It's been promoted as bringing technology into the 21st century. But existing cable and internet providers see it as government-backed competition.
Several governments across West Virginia, including the Wood County Commission, already have approved agreements with the Virginia-based broadband company I-Town.
Parkersburg City Council Tuesday night, however, decided to send to the Public Works Committee an agreement which would have allowed the city to be part of the program.
I-Town CEO Keith Montgomery sees his company as a means of bringing competition for broadband services to the area, by making available fiber optic technology allowing numerous cable and internet services to set up through that technology, but existing companies trying to set up that technology on their own see it differently.
"They are setting up a separate entity to provide video services, cable television, telecommunications services, and internet services," says Ken Wilkinson, Broadband Services Director for Community Antenna Service. "So they will be a competitor to any cable company or any phone company in this area."
Wilkinson points out, however, that it isn't just the issue of competition. he competes with both Verizon and Charter Communications for internet provider services. But he notes his company and his current competitors both worked with cities for franchise agreements. Cities he believes will now be partners with yet another competitor.
"What this essentially says is, I'll give you a franchise agreement if you'll partner with me," Wilkinson says. "And if you give me all the concessions, I'll give you 10 percent of any revenue I'll make. To me, that's not fair."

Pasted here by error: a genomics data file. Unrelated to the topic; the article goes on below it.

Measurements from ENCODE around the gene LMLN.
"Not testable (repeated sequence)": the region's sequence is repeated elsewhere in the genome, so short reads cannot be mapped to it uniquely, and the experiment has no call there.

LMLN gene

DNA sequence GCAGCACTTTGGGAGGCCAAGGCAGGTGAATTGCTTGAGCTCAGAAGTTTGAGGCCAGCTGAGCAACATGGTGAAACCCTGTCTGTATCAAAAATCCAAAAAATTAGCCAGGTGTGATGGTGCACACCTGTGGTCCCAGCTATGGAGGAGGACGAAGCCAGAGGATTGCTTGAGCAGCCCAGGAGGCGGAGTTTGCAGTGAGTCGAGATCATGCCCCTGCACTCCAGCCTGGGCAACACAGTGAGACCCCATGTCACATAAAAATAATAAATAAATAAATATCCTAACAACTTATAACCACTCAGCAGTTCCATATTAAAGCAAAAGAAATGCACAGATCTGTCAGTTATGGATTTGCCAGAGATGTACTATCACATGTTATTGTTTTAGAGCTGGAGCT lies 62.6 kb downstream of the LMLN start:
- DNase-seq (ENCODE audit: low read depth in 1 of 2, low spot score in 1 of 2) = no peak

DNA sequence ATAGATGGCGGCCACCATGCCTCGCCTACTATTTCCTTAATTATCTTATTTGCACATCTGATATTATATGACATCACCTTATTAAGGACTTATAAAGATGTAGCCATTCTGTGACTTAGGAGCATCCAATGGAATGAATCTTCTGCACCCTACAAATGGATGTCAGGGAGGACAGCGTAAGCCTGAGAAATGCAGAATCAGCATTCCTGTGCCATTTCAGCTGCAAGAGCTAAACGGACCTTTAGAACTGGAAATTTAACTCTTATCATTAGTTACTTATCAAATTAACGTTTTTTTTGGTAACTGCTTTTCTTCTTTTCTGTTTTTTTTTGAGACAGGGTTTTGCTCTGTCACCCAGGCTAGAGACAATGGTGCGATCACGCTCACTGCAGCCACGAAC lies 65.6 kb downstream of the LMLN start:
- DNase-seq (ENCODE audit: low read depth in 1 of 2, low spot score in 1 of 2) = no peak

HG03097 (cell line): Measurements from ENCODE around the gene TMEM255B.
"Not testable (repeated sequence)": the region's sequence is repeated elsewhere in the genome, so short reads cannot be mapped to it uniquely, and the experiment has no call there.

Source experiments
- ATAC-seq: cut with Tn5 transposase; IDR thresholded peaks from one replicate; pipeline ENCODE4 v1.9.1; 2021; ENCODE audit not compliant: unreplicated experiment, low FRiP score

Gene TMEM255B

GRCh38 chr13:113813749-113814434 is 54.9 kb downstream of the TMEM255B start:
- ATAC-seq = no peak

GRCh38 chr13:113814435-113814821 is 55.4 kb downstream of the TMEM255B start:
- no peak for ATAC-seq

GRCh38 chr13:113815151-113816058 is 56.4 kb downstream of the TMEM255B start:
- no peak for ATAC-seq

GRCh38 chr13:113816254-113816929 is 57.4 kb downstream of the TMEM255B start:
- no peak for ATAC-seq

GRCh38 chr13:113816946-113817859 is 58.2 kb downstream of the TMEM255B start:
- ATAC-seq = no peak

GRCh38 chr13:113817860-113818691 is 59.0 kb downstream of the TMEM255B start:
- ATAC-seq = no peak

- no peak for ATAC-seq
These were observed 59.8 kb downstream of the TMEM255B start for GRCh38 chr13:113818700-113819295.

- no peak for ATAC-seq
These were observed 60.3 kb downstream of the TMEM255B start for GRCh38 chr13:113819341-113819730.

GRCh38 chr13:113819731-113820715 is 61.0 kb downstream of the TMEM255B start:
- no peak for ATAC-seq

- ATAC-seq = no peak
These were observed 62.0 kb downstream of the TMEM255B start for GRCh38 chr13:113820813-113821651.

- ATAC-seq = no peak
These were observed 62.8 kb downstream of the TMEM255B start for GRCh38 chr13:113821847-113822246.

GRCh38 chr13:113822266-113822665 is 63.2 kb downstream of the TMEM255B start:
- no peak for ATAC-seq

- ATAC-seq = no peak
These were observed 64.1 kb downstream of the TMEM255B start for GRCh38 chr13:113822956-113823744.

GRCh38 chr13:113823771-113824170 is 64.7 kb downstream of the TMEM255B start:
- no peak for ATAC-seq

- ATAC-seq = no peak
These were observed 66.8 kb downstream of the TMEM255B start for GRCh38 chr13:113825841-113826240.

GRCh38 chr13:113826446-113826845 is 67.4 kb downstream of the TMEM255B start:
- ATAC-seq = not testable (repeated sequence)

Keith Burdette, President of the Wood County Development Authority, notes the technology I-Town is planning to install is similar to that which another opponent of this agreement, Verizon, is installing in larger cities.
Burdette told City Council Tuesday that having a seat on the advisory board, which is part of the agreement, would be an advantage for Council and the city.
"You could use your representation to lower your rates you charge consumers, or you could use it to buy a fire truck," Burdette said. "That's what boards are all about."
But the local president of the Communications Workers of America says there are disadvantages to competing companies who essentially have developed their services on their own.
"We're not saying there shouldn't be competition. Competition is good for everybody. But make it a fair playing field. When you've got a government subsidized competitor, it's not fair to the incumbents who have already been there."
While he says he has no position on i-town's involvement with the city, Parkersburg Mayor Bob Newell said Tuesday the system it's planning to build should bring more competition to the area, even among existing providers.
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